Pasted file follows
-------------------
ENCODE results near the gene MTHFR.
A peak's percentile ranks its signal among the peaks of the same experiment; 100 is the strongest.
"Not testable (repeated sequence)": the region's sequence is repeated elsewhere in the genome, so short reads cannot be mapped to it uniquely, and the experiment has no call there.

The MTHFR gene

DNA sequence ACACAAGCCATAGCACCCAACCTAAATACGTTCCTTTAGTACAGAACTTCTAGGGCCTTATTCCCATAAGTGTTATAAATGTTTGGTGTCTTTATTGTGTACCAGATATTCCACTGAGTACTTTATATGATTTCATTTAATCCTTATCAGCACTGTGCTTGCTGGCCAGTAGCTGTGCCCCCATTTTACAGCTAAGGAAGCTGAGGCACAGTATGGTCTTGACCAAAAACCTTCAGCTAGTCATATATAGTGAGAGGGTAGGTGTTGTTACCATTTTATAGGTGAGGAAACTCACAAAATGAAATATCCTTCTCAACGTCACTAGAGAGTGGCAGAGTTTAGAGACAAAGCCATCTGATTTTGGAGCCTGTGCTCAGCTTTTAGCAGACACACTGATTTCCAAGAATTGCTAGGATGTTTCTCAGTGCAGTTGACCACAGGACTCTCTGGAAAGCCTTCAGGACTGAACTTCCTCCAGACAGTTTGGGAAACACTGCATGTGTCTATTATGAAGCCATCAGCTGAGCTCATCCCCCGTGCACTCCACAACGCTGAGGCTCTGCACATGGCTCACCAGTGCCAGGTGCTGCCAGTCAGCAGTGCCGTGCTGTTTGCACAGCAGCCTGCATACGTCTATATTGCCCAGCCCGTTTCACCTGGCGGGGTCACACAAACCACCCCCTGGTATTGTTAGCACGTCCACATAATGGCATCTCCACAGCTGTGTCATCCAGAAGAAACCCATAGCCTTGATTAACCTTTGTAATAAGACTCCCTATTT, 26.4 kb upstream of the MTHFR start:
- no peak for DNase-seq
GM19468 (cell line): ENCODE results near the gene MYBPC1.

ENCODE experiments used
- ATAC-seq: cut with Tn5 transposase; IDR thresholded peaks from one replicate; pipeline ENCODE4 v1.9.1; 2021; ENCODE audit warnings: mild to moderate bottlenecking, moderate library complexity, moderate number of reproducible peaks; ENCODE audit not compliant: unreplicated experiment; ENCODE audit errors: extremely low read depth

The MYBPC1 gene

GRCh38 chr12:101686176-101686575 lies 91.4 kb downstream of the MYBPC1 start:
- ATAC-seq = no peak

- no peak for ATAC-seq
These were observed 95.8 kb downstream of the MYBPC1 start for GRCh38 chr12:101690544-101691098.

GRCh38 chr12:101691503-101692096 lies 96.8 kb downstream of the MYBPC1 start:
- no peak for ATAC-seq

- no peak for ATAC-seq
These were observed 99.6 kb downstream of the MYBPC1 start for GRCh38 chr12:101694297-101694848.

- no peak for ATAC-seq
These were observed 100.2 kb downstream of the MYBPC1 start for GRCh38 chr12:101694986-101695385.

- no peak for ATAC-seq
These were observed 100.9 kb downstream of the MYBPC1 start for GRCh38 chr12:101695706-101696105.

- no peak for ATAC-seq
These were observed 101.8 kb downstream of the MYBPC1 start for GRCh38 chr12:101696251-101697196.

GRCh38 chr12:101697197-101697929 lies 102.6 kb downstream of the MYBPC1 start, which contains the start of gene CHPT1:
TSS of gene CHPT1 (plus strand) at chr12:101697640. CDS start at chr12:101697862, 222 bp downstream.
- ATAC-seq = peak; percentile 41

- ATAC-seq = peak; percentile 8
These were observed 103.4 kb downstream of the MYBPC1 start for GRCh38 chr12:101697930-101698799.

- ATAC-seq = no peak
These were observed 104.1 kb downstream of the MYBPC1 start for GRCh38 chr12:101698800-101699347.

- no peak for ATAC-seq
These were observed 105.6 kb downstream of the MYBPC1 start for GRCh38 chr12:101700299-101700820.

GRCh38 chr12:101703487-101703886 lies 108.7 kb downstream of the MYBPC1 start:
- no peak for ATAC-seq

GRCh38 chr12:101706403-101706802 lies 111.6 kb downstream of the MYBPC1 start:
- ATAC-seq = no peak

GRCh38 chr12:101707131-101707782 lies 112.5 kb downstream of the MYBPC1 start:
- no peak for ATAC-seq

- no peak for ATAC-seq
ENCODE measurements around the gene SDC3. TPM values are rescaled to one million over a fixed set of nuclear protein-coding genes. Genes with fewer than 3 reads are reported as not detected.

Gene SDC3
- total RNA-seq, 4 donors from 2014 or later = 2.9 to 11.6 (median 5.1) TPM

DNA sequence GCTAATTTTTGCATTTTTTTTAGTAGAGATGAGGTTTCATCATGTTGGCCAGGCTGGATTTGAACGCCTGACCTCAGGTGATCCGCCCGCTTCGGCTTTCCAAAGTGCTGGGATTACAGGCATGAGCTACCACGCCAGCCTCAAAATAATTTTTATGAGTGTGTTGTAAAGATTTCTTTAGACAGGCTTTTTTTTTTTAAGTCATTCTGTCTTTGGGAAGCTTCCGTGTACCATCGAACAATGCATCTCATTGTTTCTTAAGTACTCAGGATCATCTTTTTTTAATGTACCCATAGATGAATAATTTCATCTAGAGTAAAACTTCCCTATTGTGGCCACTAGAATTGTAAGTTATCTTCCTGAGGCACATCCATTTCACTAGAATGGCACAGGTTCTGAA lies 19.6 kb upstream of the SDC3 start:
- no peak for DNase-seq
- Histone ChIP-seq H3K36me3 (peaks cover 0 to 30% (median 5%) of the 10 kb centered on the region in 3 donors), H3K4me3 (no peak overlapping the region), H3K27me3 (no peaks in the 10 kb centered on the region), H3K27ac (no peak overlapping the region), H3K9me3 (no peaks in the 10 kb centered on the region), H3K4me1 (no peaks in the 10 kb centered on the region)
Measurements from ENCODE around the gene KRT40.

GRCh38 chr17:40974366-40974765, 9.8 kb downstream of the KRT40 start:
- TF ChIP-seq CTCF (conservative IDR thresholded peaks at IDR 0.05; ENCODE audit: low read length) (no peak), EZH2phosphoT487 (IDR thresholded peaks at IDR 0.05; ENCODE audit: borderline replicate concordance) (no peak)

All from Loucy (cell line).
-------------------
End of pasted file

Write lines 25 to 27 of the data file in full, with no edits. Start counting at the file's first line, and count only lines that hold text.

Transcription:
GRCh38 chr12:101697197-101697929 lies 102.6 kb downstream of the MYBPC1 start, which contains the start of gene CHPT1:
TSS of gene CHPT1 (plus strand) at chr12:101697640. CDS start at chr12:101697862, 222 bp downstream.
- ATAC-seq = peak; percentile 41